Presidential styles: best and worst

Hayden Seay, Chattanooga, Tenn. – 2016 is an unprecedented year for the style of presidential candidates. With Donald Trump’s terrible mess that’s more akin to a bad toupee implant than hair, and with Clinton funding the pantsuit industry on her own, 2016 is a year in style that won’t be easy to forget.

In honor of the worst hair and clothing style imaginable, let’s take a look back at the best and worst hair and styles from past presidents.

Hair

Worst: Martin van Buren led the country during the panic of 1837, but as with Jackson, his hair was horrendous. Bald over the top, van Buren had two extremely unkempt masses protruding from the sides of his head, which might or might not merge into a bit of facial hair. If I think hard enough, it reminds me of when the dilophosaurus from “Jurassic Park” attacks and shows its fans. You know you have bad hair when you can’t figure out what’s going on.

Runner up for worst: Although Dwight Eisenhower served as the Supreme Commander of Allied Forces in Western Europe during World War II and led countless soldiers, his hair had a mind of its own. Bald on the front, Eisenhower sported a horrendous comb-over on at least half of his head. I don’t like Ike’s hair.

Best hair: Andrew Jackson. While some portraits show a more wretched style, the hair he sports on the 20 dollar bill is pretty snazzy. It’s essentially an untamed mane, a necessity for leading the free world.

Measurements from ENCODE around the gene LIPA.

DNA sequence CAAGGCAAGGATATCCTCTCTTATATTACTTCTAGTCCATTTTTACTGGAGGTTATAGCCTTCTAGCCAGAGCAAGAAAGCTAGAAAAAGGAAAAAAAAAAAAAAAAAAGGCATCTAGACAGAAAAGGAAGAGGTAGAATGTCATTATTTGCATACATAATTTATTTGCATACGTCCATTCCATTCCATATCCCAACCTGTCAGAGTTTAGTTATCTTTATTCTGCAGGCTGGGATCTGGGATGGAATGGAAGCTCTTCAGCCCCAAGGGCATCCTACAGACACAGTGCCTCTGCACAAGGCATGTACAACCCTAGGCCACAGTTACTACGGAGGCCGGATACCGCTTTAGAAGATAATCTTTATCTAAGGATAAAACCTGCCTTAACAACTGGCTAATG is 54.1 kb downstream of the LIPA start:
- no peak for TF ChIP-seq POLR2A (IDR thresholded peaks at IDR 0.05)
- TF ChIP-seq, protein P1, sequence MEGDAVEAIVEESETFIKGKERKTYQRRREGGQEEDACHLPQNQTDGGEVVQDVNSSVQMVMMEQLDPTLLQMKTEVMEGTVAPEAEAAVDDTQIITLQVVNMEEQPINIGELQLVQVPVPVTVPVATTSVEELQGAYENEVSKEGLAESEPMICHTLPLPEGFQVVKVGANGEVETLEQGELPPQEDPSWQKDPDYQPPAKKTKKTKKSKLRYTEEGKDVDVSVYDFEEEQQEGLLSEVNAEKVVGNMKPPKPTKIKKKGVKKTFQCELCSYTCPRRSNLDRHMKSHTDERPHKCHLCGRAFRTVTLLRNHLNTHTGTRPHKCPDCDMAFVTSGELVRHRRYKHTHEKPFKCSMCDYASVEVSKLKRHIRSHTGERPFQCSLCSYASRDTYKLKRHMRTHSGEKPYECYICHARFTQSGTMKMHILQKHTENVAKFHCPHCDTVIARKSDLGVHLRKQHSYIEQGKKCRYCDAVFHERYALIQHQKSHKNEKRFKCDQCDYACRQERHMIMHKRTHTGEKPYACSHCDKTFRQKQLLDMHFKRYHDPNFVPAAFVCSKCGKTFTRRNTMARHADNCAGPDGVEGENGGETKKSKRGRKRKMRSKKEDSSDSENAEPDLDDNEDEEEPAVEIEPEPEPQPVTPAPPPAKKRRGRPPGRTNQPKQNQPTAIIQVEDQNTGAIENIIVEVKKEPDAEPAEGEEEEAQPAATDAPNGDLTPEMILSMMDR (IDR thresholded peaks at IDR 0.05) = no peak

Style

Best: Theodore Roosevelt

While most would say John F. Kennedy had the best style of any President, I would argue that he’s up there on the list, but not at the top. Theodore Roosevelt knew how to dress with flair. With a pair of Pince-nez glasses perched on the bridge of his nose, Roosevelt sported a thick mustache and slicked hairstyle. As for his clothes, he was still on point. In his official portrait, each piece of his outfit, from a light dotted vest to a dark patterned tie, tied it all together.

Worst: Jimmy Carter’s beige cardigan

While it worked out to his advantage at the time, if anyone tried something similar today they would be the subject of an onslaught of endless memes. Carter chose to wear this beige cardigan to relate to the American people during a fireside chat in the early days of his presidency, but it just doesn’t seem natural. Maybe it would be more relatable if he ditched the tie. And cardigan.

Addie Whitlow

Addie Whitlow

Assistant Features Editor

Addie is a Chattanooga native majoring in Communication with a minor in English: Writing. If she isn't reading or watching movies, some of her favorite pastimes include spending time on the lake, taking way too many photos of her dog, Ripley, chasing after sunsets, and eating pasta salad. To get in touch, email her atjzj659@mocs.utc.edu or tweet her at @mirage_hall.

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